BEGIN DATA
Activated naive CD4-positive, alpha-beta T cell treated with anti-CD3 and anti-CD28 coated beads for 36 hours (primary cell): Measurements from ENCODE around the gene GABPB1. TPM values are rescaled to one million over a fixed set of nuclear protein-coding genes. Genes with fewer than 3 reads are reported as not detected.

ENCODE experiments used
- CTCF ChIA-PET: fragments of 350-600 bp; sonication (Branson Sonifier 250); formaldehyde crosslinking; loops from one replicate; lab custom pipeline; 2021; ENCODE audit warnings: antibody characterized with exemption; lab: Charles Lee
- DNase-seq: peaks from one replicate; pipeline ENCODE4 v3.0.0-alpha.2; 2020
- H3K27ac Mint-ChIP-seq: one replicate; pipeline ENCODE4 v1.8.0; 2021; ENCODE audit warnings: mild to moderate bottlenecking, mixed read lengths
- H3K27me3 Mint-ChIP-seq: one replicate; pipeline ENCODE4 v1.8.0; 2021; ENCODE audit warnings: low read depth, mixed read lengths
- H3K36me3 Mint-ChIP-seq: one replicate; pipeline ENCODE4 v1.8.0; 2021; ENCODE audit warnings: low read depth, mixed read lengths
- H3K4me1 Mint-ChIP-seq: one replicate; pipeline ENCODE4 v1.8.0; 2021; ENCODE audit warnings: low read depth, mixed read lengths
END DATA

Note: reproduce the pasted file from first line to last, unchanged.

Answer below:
Activated naive CD4-positive, alpha-beta T cell treated with anti-CD3 and anti-CD28 coated beads for 36 hours (primary cell): Measurements from ENCODE around the gene GABPB1. TPM values are rescaled to one million over a fixed set of nuclear protein-coding genes. Genes with fewer than 3 reads are reported as not detected.

ENCODE experiments used
- CTCF ChIA-PET: fragments of 350-600 bp; sonication (Branson Sonifier 250); formaldehyde crosslinking; loops from one replicate; lab custom pipeline; 2021; ENCODE audit warnings: antibody characterized with exemption; lab: Charles Lee
- DNase-seq: peaks from one replicate; pipeline ENCODE4 v3.0.0-alpha.2; 2020
- H3K27ac Mint-ChIP-seq: one replicate; pipeline ENCODE4 v1.8.0; 2021; ENCODE audit warnings: mild to moderate bottlenecking, mixed read lengths
- H3K27me3 Mint-ChIP-seq: one replicate; pipeline ENCODE4 v1.8.0; 2021; ENCODE audit warnings: low read depth, mixed read lengths
- H3K36me3 Mint-ChIP-seq: one replicate; pipeline ENCODE4 v1.8.0; 2021; ENCODE audit warnings: low read depth, mixed read lengths
- H3K4me1 Mint-ChIP-seq: one replicate; pipeline ENCODE4 v1.8.0; 2021; ENCODE audit warnings: low read depth, mixed read lengths